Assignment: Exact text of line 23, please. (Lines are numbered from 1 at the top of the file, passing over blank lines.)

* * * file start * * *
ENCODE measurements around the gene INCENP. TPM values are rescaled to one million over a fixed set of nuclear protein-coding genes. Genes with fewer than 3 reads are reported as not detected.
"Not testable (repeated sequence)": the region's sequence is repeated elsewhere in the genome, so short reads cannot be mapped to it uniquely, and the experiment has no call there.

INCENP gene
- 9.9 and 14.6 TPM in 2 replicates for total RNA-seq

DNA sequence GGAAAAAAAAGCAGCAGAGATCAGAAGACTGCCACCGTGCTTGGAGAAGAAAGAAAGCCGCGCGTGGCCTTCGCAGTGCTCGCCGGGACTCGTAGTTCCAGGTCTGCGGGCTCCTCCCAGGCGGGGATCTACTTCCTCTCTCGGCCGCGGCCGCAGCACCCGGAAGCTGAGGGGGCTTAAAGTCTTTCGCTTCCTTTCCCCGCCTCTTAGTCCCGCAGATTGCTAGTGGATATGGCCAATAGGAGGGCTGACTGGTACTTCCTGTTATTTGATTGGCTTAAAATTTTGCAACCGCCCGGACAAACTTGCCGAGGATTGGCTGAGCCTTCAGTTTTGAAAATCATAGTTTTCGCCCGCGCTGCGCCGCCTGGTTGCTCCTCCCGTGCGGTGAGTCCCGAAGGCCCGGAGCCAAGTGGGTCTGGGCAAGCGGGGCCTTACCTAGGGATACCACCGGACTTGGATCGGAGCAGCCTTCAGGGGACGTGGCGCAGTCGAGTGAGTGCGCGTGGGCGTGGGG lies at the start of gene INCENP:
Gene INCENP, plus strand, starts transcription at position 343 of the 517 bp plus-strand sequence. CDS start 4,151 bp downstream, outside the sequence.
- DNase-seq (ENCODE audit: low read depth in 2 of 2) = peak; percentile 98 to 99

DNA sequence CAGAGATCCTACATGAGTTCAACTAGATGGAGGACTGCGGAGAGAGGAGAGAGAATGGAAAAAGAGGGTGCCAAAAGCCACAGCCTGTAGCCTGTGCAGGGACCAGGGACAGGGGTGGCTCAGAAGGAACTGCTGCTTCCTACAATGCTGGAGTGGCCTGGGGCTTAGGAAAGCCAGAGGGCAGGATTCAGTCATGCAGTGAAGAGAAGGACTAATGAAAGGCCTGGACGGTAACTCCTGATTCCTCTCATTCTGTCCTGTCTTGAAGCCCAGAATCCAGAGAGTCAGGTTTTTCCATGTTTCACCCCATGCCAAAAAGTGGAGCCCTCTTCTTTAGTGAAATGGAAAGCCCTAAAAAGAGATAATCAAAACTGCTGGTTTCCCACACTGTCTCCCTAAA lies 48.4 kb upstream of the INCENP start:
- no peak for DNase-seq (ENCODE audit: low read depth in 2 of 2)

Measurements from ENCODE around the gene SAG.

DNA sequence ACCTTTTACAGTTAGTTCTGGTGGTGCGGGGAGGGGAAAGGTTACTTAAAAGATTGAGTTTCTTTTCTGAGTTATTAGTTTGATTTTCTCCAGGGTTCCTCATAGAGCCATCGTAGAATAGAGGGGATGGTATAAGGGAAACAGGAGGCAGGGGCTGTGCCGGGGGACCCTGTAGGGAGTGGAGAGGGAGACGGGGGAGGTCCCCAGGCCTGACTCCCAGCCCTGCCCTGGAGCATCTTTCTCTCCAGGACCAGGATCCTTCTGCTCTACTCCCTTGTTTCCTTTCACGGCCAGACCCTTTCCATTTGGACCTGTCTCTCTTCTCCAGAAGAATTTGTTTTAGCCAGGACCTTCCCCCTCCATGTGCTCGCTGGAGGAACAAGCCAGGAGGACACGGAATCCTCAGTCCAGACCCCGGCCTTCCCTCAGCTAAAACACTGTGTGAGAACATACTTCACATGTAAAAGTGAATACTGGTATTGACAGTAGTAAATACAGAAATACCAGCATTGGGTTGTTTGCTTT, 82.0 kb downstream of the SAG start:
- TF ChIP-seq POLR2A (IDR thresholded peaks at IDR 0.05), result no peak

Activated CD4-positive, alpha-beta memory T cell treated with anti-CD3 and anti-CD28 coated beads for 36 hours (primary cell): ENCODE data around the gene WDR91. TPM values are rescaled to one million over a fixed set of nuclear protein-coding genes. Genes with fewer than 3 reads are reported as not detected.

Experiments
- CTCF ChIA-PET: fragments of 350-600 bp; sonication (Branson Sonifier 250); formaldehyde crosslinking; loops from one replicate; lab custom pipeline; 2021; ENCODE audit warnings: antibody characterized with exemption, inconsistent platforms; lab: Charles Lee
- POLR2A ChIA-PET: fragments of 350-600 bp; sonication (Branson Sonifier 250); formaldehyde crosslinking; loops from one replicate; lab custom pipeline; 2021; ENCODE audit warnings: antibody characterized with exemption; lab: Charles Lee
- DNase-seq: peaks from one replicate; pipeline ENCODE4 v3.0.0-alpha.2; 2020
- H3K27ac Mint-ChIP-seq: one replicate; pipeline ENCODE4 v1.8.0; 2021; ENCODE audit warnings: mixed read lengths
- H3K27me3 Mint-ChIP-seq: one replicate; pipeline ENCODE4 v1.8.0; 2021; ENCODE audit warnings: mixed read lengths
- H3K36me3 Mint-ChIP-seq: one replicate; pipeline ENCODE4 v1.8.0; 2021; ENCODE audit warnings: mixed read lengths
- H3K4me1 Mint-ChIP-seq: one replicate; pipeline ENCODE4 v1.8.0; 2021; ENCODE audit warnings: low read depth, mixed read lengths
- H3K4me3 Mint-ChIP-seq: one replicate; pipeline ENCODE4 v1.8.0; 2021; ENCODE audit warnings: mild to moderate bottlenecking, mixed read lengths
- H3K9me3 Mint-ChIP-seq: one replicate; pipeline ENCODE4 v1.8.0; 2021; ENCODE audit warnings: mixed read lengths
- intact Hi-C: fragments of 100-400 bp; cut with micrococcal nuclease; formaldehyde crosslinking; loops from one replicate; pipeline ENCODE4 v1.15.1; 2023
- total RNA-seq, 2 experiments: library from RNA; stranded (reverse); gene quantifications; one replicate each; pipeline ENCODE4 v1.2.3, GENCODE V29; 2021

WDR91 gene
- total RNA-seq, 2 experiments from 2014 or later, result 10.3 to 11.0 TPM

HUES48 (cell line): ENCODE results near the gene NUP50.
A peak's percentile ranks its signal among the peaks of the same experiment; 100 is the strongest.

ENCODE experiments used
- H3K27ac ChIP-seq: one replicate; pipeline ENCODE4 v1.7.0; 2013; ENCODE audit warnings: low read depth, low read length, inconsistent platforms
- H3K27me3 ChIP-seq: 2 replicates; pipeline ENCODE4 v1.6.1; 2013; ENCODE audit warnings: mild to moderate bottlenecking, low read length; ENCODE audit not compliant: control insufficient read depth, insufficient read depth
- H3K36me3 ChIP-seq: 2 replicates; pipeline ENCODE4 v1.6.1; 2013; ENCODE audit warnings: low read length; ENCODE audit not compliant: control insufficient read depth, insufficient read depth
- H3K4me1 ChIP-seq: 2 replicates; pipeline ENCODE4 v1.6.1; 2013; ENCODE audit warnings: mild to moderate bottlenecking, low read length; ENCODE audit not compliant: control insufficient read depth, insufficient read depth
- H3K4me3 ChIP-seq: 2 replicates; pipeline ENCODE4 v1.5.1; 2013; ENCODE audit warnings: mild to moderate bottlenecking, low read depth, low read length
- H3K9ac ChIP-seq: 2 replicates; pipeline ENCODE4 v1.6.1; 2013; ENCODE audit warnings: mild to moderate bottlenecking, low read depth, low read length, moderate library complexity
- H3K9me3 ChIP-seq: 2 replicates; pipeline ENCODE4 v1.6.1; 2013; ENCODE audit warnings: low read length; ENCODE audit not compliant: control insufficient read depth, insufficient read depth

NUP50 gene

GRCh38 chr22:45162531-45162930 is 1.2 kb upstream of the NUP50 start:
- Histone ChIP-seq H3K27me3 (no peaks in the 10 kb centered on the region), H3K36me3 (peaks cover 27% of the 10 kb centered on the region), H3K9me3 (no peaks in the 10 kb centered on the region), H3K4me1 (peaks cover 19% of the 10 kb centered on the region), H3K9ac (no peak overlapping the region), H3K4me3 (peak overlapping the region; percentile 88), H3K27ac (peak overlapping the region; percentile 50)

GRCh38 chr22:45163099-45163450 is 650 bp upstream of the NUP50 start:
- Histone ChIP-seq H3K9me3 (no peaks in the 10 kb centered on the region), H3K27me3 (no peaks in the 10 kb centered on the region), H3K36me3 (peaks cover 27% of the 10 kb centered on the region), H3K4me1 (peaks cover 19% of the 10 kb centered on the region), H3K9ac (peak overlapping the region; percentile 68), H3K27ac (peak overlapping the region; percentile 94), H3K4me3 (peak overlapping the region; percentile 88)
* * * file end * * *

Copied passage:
- H3K9me3 Mint-ChIP-seq: one replicate; pipeline ENCODE4 v1.8.0; 2021; ENCODE audit warnings: mixed read lengths